Leptospira interrogans serovar Autumnalis strain N2 was used for the genomic DNA isolation and library construction. The MAT was performed to evaluate serological evidence of leptospiral infection (11). A panel of 12 reference strains was used which included the following serogroups: Australis (serovar Australis, strain Ballico), Autumnalis (serovar Autumnalis, strain Akiyami A), Ballum (serovar Ballum, strain Mus 127), Bataviae (serovar Bataviae, strain Swart), Canicola (serovar Canicola, strain Hond Utrecht IV), Icterohaemorrhagiae (serovar Icterohaemorrhagiae, strain RGA), Grippotyphosa (serovar Grippotyphosa, strain Moskva V), Hebdomadis (serovar Hebdomadis, strain Hebdomadis), Javanica (serovar Poi, strain Poi), Pomona (serovar Pomona, strain Pomona), Sejroe (serovar Hardjo, strain Hardjoprajitno), and Pyrogenes (serovar Pyrogenes, strain Salinem). The strains were obtained from the WHO Reference Centre for Leptospirosis, Indian Council of Medical Research (ICMR), Regional Medical Research Centre (RMRC), Port Blair, India, and maintained by regular subculturing in Ellinghausen-McCullough-Johnson-Harris (EMJH) bovine serum albumin-Tween 80 medium (Difco Laboratories, USA) at the Medical Microbiology Laboratory, Bharathidasan University, Tiruchirappalli, India.

Escherichia coli SOLR and XL1-Blue MRF′ (Stratagene, La Jolla, CA) were hosts for phage manipulation and plasmid excision. E. coli NovaBlue, BL21(DE3), and BL21(DE3)pLysS (Novagen, Madison, WI) were used for cloning and expression of recombinant proteins and were routinely grown in Luria-Bertani (LB) broth or on LB agar.

Study site, patients, case definition, and ethics.

The samples for this study were obtained through our routine hospital-based surveillance at Annal Mahatma Gandhi Memorial General Hospital, Tiruchirappalli, Tamilnadu, India. Tiruchirappalli is a municipal corporation of urban agglomeration surrounded by villages actively involved in agriculture (especially cultivation of rice, sugarcane, and groundnut) and cattle rearing. In Tiruchirappalli, the temperature ranges from 28°C to 38°C, and the geographical position of this area is 10.81°N latitude and 78.69°E longitude.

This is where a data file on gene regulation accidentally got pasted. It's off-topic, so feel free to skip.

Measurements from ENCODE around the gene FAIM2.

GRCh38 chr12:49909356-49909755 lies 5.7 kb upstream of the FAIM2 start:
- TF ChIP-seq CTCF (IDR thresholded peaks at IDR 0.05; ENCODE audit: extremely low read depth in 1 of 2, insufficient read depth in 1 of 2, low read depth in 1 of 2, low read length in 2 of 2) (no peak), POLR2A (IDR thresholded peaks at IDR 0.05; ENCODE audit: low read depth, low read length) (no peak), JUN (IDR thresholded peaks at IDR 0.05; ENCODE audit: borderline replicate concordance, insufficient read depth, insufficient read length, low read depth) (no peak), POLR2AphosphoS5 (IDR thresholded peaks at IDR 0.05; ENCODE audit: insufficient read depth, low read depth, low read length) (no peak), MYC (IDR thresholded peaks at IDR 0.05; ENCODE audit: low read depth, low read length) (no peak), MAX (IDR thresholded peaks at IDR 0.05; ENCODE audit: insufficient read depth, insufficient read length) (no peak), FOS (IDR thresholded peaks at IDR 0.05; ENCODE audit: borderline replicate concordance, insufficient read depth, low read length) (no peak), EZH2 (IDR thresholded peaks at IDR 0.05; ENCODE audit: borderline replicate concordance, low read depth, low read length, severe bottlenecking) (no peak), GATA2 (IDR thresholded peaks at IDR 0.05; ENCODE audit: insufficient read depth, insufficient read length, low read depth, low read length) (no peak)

In total, 118 serum samples (see Table S1 in the supplemental material) with a MAT titer of ≥1:160 were selected from a bank of 754 laboratory-confirmed samples (a positive IgM ELISA, isolation of leptospires from the blood, seroconversion, or 4-fold rise in titer by MAT) collected during the early phase of illness (0 to 10 days after the onset of disease). The age and sex distributions of the confirmed cases included in the study are given in Table S2 in the supplemental material. A total of 58 seronegative healthy controls selected from a group of cases matched with respect to age (±5 years) and sex and 98 patients who were hospitalized with a clinical suspicion of leptospirosis and subsequently diagnosed as having other illness based on laboratory evidence (MAT and ELISA negative for leptospirosis) were also included to study the efficiency of the ELISA developed in the present study. Informed written consent was obtained from both cases and controls before sampling, and the study protocol was approved by the Institutional Ethics Committee (IEC) of Bharathidasan University (DM/2007/101/373/Project No.2) as well as permitted by the Directorate of Health Services (reference no. 5796/TV 1/07), Tamilnadu. The obtained sera were stored at −80°C until use.

Preparation of heat-extracted antigen.

Leptospiral heat-extracted antigen was prepared from 7-day-old leptospiral culture (1 × 108 to 2 × 108/ml) of L. interrogans serovar Autumnalis. The culture was killed by formalin (final concentration, 0.5% [vol/vol]), heated in a boiling water bath for 30 min, and centrifuged for 30 min at 10,000 × g. The supernatant was used as heat-extracted antigen. Protein concentrations were determined by the bicinchoninic acid (BCA) method (Sigma, St. Louis, MO).

Polyclonal antisera.

Polyclonal antisera were raised in New Zealand White rabbits by subcutaneous administration of 1 μl of N-acetylmuramyl-l-alanyl-d-isoglutamine (Sigma, St. Louis, MO) and 100 μg of heat-extracted antigen prepared from laboratory-grown L. interrogans serovar Autumnalis strain N2 or purified recombinant proteins adsorbed to aluminum hydroxide (Alhydrogel; Accurate Chemical & Scientific Corp., Westbury, NY). Booster injections containing 100 μg (subcutaneous) of the antigen were administered 14 and 28 days after the primary immunization. Serum was obtained 35 days after the primary immunization (23). The study protocol was approved by the Institutional Animal Ethics Committee (IAEC) of Bharathidasan University (BDU/IAEC/2011/29/29-03-2011).

Genomic DNA library construction and screening.